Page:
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Encyclopedia > Joseph Nicolas Delisle

Joseph-Nicolas Delisle (4 April 1688 - 1768) was a French astronomer. April 4 is the 94th day of the year in the Gregorian calendar (95th in leap years). ... // Events A high-powered conspiracy of notables, the Immortal Seven, invite William and Mary to depose James II of England. ... 1768 was a leap year starting on Friday (see link for calendar). ... An astronomer or astrophysicist is a person whose area of interest is astronomy or astrophysics. ...


One of the 11 sons of Claude Delisle (1644-1720), Joseph-Nicolas was born in Paris. As with many of his brothers, among them Guillaume Delisle (1675-1726), he initially followed classical studies. Soon, however, he moved into astronomy under the supervision of J. Lietaud and, sparely, Jacques Cassini (1677-1756). He entered the French Academy of Science as pupil of Giandomenico Maraldi (1709-1788). Though he was a good scientist and member of a wealthy family he did not have much money. Part of the Paris skyline with from left to right: Montparnasse Tower, Eiffel Tower, and in the background, towers of neighboring La Défense. ... Guillaume Delisle (February 28, 1675 - January 25, 1726) was a French cartographer, born in Paris, France (he also died there). ... A giant Hubble mosaic of the Crab Nebula. ... Jacques Cassini (February 8, 1677 - April 18, 1756) was a French astronomer, son of Giovanni Domenico Cassini Cassini was born at the Paris Observatory. ... The French Academy of Sciences (Académie des sciences) is a learned society, founded in 1666 by Louis XIV at the suggestion of Jean-Baptiste Colbert, to encourage and protect the spirit of French scientific research. ...


His life changed radically when he was called by the Russian czar Peter the Great to St. Petersburg to create and run the school of astronomy. Here he became quite rich and famous, to such an extent that when he returned to Paris in 1747, he received the title of Astronomer from the Academy and created his own observatory in the palace of Cluny, later made famous by Charles Messier. Delisle, mostly known for a temperature scale invented in 1732, died in Paris on 1768. Peter was a tall figure, with an extremely striking build of 2. ... Several places in the United States of America have the name Petersburg: Petersburg, Alaska Petersburg, Illinois Petersburg, Indiana Petersburg, Iowa Petersburg, Michigan Petersburg, Nebraska Petersburg, Ohio Petersburg, Virginia Petersburg, West Virginia Slight variations appear in the names of: Petersburgh, New York Saint Petersburg, Russia Saint Petersburg, Florida Petersburg was the... // Events January 31 - The first venereal diseases clinic opens at London Dock Hospital April 9 - The Scottish Jacobite Lord Lovat was beheaded by axe on Tower Hill, London, for high treason; he was the last man to be executed in this way in Britain May 14 - First battle of Cape... Cluny nowadays The town of Cluny or Clugny lies in the modern-day département of Saône-et-Loire in the région of France, near Mâcon. ... Charles Messier Charles Messier (June 26, 1730 – April 12, 1817) was a French astronomer who in 1774 published a catalogue of 45 deep sky objects such as nebulae and star clusters. ... The Delisle scale is a temperature scale invented in 1732 by the French astronomer Joseph-Nicolas Delisle (1688–1768). ... Events February 23 - First performance of Handels Orlando, in London June 9 - James Oglethorpe is granted a royal charter for the colony of Georgia. ... 1768 was a leap year starting on Friday (see link for calendar). ...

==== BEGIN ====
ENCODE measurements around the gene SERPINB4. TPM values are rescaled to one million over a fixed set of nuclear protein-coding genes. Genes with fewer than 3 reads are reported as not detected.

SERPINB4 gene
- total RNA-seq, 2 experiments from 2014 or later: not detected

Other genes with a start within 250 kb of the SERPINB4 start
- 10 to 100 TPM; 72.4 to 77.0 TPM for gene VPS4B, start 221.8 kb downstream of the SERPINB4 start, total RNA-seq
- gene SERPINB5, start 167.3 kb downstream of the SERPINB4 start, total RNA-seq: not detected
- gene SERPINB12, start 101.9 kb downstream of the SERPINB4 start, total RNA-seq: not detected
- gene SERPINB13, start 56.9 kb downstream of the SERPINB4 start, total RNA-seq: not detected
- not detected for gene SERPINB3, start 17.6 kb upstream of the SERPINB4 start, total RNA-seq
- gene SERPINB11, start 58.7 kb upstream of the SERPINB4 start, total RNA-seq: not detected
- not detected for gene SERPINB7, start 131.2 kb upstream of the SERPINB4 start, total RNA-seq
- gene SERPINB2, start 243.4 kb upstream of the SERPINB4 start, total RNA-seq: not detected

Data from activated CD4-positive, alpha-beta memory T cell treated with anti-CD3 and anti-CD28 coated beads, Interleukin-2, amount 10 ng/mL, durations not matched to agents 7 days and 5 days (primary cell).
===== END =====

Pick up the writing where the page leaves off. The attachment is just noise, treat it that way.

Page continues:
The Delisle crater on the Moon is named for him. Delisle is a small lunar crater in the western part of the Mare Imbrium. ... The term Luna can refer to the Earths Moon. ...


  Results from FactBites:
 
Joseph-Nicolas Delisle - Wikipedia, the free encyclopedia (210 words)
Joseph-Nicolas Delisle (4 April 1688 - 1768) was a French astronomer.
One of the 11 sons of Claude Delisle (1644-1720), Joseph-Nicolas was born in Paris.
Delisle, mostly known for a temperature scale invented in 1732, died in Paris on 1768.
  More results at FactBites »

 
 

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